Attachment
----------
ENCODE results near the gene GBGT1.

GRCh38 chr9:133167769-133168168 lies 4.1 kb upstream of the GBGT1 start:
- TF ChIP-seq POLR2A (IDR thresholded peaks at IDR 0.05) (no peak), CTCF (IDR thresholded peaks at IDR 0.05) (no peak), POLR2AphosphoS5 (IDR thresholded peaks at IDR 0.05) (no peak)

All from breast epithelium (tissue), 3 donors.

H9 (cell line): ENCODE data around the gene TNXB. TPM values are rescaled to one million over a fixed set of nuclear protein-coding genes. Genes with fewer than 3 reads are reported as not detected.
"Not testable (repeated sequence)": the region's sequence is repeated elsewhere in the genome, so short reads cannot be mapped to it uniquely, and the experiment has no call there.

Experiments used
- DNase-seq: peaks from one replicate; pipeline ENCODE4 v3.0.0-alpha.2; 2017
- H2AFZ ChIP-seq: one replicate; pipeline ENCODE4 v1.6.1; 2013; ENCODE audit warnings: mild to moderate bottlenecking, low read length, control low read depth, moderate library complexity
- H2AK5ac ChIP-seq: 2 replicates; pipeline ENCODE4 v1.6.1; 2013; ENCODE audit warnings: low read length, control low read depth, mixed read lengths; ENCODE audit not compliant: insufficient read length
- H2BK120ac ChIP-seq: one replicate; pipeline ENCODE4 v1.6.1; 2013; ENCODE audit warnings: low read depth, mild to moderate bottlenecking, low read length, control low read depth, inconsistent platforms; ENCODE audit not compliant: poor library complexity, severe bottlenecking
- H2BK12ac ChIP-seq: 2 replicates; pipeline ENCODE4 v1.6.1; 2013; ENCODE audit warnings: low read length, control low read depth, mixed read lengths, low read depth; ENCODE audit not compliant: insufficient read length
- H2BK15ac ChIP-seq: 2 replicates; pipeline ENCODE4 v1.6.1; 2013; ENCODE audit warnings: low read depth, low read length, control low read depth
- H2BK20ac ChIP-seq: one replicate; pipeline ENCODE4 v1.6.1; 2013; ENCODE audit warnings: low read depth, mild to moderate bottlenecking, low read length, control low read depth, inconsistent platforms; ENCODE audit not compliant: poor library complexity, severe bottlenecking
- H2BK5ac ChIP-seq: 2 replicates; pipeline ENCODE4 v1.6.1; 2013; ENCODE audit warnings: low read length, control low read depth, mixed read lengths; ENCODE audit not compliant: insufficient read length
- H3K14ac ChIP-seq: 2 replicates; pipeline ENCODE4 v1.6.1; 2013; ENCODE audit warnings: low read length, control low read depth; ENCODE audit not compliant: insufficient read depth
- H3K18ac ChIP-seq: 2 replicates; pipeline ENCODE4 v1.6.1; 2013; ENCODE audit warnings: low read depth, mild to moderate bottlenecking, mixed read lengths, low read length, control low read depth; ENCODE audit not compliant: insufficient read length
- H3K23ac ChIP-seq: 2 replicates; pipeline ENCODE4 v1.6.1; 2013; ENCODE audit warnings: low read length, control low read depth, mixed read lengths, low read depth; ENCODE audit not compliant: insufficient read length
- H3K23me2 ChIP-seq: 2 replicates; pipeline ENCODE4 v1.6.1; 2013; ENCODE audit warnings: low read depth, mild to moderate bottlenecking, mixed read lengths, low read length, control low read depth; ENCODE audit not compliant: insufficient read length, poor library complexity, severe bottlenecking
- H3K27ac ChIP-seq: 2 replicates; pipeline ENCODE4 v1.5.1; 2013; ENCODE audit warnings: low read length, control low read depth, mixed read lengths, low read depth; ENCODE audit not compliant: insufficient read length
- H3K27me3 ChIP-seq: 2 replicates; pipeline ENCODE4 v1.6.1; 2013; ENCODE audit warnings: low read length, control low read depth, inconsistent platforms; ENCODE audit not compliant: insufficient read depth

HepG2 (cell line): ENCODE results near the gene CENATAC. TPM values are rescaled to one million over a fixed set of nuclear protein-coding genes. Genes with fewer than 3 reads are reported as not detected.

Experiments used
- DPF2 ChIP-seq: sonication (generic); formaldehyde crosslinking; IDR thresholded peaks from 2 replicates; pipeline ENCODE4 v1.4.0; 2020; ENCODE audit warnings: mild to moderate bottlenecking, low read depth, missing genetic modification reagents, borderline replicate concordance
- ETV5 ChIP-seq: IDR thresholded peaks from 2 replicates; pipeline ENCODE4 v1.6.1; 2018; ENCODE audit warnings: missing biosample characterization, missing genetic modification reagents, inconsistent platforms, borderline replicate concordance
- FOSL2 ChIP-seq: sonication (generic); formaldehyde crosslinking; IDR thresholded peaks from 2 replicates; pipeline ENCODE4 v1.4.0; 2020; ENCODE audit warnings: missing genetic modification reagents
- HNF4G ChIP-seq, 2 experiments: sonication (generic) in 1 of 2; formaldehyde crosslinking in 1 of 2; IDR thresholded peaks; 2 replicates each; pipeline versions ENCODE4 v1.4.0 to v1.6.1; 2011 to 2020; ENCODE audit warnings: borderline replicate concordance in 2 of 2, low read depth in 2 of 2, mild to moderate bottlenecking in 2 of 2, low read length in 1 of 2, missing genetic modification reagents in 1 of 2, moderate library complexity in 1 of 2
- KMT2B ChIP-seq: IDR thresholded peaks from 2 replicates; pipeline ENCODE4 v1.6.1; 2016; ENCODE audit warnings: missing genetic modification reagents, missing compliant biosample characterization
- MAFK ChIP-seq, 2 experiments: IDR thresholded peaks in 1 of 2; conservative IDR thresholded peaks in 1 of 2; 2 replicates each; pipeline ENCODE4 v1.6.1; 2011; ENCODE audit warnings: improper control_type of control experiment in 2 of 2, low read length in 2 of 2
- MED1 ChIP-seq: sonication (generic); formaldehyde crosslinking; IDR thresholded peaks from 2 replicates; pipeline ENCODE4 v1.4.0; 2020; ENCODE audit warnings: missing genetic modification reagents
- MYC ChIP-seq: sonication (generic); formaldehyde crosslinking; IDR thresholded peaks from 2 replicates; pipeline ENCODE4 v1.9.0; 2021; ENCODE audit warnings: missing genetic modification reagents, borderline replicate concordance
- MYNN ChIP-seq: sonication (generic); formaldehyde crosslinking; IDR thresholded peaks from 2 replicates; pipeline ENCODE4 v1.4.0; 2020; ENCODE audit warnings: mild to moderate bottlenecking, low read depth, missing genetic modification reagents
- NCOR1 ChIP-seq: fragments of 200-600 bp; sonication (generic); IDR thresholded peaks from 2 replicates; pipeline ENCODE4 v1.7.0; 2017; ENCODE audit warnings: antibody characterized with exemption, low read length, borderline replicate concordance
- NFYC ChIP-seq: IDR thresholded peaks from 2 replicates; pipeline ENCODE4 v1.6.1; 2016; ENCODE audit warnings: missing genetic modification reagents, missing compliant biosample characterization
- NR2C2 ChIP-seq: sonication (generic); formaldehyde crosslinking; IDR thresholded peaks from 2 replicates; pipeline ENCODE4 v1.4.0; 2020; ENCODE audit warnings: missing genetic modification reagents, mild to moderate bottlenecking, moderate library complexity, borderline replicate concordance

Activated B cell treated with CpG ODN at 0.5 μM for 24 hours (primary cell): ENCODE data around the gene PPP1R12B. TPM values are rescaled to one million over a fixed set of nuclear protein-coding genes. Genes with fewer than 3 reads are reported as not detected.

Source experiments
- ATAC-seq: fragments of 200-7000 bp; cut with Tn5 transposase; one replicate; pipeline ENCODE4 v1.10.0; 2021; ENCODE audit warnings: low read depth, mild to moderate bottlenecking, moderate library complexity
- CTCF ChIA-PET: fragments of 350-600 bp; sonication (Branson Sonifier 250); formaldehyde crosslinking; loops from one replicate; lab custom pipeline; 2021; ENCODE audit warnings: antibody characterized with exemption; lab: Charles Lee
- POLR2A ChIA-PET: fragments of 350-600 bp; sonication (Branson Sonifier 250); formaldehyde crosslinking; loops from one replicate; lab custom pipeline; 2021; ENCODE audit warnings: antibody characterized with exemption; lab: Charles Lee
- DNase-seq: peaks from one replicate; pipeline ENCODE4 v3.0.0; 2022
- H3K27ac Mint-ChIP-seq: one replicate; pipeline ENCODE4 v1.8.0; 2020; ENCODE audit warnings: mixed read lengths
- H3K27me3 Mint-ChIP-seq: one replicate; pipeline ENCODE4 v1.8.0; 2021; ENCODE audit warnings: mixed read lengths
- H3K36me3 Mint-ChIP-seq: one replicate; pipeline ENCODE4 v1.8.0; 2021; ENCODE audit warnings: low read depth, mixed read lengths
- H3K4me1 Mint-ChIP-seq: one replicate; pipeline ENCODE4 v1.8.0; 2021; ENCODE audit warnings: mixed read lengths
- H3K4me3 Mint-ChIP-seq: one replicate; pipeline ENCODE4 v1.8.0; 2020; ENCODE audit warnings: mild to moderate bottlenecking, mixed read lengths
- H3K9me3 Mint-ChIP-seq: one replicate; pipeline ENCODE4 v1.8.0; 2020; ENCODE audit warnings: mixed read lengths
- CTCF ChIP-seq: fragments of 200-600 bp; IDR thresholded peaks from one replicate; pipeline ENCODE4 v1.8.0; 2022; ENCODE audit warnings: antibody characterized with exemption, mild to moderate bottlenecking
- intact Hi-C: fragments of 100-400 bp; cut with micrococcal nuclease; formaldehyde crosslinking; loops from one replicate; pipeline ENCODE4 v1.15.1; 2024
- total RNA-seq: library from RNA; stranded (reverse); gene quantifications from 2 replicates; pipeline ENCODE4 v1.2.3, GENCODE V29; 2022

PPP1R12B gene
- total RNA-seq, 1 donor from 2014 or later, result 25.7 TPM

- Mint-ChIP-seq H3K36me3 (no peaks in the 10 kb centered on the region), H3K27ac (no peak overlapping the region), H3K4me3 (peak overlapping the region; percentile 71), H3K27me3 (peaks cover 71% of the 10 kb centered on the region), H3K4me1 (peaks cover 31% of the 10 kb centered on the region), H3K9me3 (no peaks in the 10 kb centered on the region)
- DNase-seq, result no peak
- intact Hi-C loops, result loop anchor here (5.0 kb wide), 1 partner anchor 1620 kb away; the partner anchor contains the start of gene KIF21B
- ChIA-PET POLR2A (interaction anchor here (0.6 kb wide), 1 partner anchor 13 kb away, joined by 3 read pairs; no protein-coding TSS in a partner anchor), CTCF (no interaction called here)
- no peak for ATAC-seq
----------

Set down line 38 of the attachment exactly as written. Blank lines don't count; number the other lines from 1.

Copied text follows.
- ATAC-seq: fragments of 200-7000 bp; cut with Tn5 transposase; one replicate; pipeline ENCODE4 v1.10.0; 2021; ENCODE audit warnings: low read depth, mild to moderate bottlenecking, moderate library complexity